With Kajillionaire—in select theaters on September 25—writer/director Miranda July demonstrates, in The Playlist’s words, her “talent for recalibrating recognizable reality according to her own defiantly unconventional vision.” As the adult child of a pair of low-rent grifters (Richard Jenkins and Debra Winger), Old Dolio (Evan Rachel Wood) sees the world in her own comical, childish, and sometimes criminal way. It isn’t until Melanie (Gina Rodriguez) takes her under her wing that Old Dolio also begins to perceive herself in a new light. July not only sees the world differently, but uses all the tools at her command—be it as a filmmaker, actress, performance artist, writer, recording artist, or app creator—to bring her imagination to life. Two-time Oscar®-winning producer Dede Gerdner (Moonlight, 12 Years a Slave) was so taken with July's originality that she stepped up to get Kajillionaire made. “She just sees the world through a different lens and I think it permits a tone that I don’t see very often,” Gardner exclaims.
To honor Kajillionaire’s filmmaker, we’re spotlighting five other visionary filmmakers, women whose unique take on the world expands our horizons and enriches our experience.
Josie Rourke | Mary Queen of Scots
Josie Rourke dusted off the genre of historical drama with her directorial debut Mary Queen of Scots. Re-examining the life of the famously misunderstood monarch Mary (Saoirse Ronan)—as well as her complicated rivalry with her more powerful cousin Queen Elizabeth I (Margot Robbie)—Rourke reimagines court politics and intrigues from a decidedly female perspective. Having made her name as the Artistic Director of Donmar Warehouse, London’s premier theater powerhouse, Rourke demonstrated an equally intrepid spirit with her first film. From her striking set design to her forward-thinking casting by allowing a fuller representation of people of color, Rourke used her experience, as The Wrap noted, “to create scenes that are thrilling and effective, simply by focusing on the subtle details.”
Autumn de Wilde | EMMA.
Before directing EMMA., Autumn de Wilde was renowned for mixing style and substance with her emotionally intimate, technically astute rock photographs and music videos. With EMMA., she brings Jane Austen’s wit and words alive with eye-popping color and dramatic architectural design. Because of her visionary style, Elle Décor exclaims that “designers are obsessed with the new EMMA. movie.” There is more than just a scrumptious surface to her film. Her keen understanding of the period and the novel has allowed her to make an EMMA. that, according to Time Magazine, “feels both modern and authentic in the best way, inviting everyone, diehard Austenites and newbies alike, into its embrace.”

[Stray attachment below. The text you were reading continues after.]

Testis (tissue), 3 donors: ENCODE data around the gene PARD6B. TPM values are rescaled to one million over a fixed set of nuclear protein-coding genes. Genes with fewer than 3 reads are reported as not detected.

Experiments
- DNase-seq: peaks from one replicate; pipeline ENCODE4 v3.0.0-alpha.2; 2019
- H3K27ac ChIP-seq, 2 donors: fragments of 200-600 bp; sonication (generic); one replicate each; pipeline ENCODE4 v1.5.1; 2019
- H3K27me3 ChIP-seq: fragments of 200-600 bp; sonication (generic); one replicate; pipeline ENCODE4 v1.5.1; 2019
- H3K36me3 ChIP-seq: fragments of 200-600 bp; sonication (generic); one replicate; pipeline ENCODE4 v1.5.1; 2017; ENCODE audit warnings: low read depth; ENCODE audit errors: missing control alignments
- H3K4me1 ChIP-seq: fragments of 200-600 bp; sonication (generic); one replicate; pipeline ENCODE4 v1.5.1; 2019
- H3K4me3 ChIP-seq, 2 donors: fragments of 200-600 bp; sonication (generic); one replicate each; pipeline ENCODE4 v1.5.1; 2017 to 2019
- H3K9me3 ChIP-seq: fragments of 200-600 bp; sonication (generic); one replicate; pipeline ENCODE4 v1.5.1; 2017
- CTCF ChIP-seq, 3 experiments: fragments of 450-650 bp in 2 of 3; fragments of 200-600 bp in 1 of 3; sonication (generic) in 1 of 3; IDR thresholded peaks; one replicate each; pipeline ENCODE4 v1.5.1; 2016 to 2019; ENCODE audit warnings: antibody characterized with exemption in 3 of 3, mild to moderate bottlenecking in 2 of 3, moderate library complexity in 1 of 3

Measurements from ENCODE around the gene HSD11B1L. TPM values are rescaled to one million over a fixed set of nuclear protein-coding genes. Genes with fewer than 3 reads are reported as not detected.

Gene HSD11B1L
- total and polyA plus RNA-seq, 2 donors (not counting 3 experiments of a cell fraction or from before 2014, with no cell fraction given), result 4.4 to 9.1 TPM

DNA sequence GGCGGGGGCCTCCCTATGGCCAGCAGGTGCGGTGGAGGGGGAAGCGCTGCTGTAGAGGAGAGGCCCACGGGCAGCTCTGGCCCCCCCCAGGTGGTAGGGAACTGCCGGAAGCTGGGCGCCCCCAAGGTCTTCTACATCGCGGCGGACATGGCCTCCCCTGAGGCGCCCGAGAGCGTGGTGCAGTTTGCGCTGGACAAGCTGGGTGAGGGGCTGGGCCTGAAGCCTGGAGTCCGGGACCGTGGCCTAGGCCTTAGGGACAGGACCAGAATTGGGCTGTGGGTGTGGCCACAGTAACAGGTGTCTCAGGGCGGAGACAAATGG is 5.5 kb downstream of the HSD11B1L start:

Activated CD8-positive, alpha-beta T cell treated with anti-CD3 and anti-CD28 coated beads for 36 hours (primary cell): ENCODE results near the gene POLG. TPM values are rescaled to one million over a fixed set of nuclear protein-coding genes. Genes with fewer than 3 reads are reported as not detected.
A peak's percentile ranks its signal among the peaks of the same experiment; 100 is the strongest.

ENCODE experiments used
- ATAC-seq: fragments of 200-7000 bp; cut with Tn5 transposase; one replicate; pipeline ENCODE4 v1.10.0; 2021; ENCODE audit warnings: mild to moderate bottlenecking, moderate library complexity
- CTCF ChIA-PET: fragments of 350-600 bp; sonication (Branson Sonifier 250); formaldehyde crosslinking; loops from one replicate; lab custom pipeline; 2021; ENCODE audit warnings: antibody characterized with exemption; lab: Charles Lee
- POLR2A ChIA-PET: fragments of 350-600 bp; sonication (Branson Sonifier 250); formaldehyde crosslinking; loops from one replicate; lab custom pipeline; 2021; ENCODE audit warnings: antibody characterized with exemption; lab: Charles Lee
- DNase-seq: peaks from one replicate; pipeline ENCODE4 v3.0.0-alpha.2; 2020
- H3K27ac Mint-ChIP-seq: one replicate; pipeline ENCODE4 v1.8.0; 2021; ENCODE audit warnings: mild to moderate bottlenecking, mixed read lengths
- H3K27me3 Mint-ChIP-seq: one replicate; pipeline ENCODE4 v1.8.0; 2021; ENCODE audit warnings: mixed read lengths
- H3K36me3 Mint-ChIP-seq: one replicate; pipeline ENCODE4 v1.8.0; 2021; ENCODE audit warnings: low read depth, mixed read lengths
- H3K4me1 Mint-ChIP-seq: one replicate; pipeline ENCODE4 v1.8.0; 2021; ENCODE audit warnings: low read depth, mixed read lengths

Eliza Hittman | Never Rarely Sometimes Always
With Never Rarely Sometimes Always, writer/director Eliza Hittman proves “herself as one of contemporary cinema’s most empathetic and skilled chroniclers of American youth,” exclaims IndieWire. When Autumn (Sidney Flanigan) travels with her cousin Skylar (Talia Ryder) to New York City from Pennsylvania to deal with an unwanted pregnancy, her journey as captured by Hittman appears both intimate and epic. The precision of her filmmaking is demonstrated, according to Entertainment Weekly, by the way "Hittman resists the urge, again and again, to lean into sentiment, and the film succeeds as brilliantly as it does because she is vigilant not to fall down easy traps of romanticizing or wallowing in Autumn’s misfortune." As a result, Hittman turns a seemingly simple story of two women into a tale that reverberates with the experiences of countless others.
Julia Ducournau | Raw
With Raw , writer/director Julia Ducournau creates a startling vision of a young woman becoming an adult. By telling a traditional coming-of-age tale with the grisly imagery of a horror film, Ducournau creates a film that is simultaneously sensitive and shocking. During her first year at veterinary school, a young vegan named Justine (Garance Marillier) discovers new things about herself, including a growing appetite for both animal and human flesh. For Rolling Stone, Ducournau has created “a Modern Horror Masterpiece,” adding “You never get the sense that you’re not watching a master at work…She is the real thing.”
Dee Rees | Pariah
In Pariah, first-time writer/director Dee Rees uses her and others’ personal experiences to create an expansive vision of what it feels like to be a young African American lesbian growing up in Brooklyn. Caught between the stifling religious mores of her parents (Kim Wayans and Charles Parnell) and the no-holds-barred sexuality of her best friend (Pernell Walker), Alike (Adepero Oduye) searches to find her own identity. Rees' lyrical portrait captures Alike as a real person, “giving this fascinating young girl a context," notes The Wrap, adding that "unlike so many coming-of-age films that seem to take place in a vacuum, this movie remains fascinating even in its scenes that aren’t about its heroine."